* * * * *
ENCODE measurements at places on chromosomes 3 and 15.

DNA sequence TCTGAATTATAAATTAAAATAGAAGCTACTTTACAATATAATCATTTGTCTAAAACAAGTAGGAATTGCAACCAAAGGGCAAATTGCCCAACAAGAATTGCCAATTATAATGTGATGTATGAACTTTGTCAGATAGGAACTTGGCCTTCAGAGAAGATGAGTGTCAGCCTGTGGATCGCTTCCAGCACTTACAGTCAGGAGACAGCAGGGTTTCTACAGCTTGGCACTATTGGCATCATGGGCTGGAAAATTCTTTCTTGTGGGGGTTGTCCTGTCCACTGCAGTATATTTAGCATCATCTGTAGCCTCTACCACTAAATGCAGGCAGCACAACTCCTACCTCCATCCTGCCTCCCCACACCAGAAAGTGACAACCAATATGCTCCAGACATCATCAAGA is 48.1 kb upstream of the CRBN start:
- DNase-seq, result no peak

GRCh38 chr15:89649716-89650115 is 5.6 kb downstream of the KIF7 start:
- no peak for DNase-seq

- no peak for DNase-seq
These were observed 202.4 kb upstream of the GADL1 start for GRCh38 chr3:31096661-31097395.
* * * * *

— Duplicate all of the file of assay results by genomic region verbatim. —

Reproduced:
ENCODE measurements at places on chromosomes 3 and 15.

DNA sequence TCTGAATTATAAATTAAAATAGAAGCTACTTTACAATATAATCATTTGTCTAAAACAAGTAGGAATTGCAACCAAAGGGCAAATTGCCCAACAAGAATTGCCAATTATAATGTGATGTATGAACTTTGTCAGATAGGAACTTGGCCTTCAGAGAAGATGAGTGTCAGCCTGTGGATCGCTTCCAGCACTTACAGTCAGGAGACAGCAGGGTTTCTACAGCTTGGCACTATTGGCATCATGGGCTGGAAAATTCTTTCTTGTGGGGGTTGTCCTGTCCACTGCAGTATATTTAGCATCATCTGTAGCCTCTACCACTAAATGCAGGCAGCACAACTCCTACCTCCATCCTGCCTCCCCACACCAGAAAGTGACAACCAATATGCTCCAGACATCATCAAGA is 48.1 kb upstream of the CRBN start:
- DNase-seq, result no peak

GRCh38 chr15:89649716-89650115 is 5.6 kb downstream of the KIF7 start:
- no peak for DNase-seq

- no peak for DNase-seq
These were observed 202.4 kb upstream of the GADL1 start for GRCh38 chr3:31096661-31097395.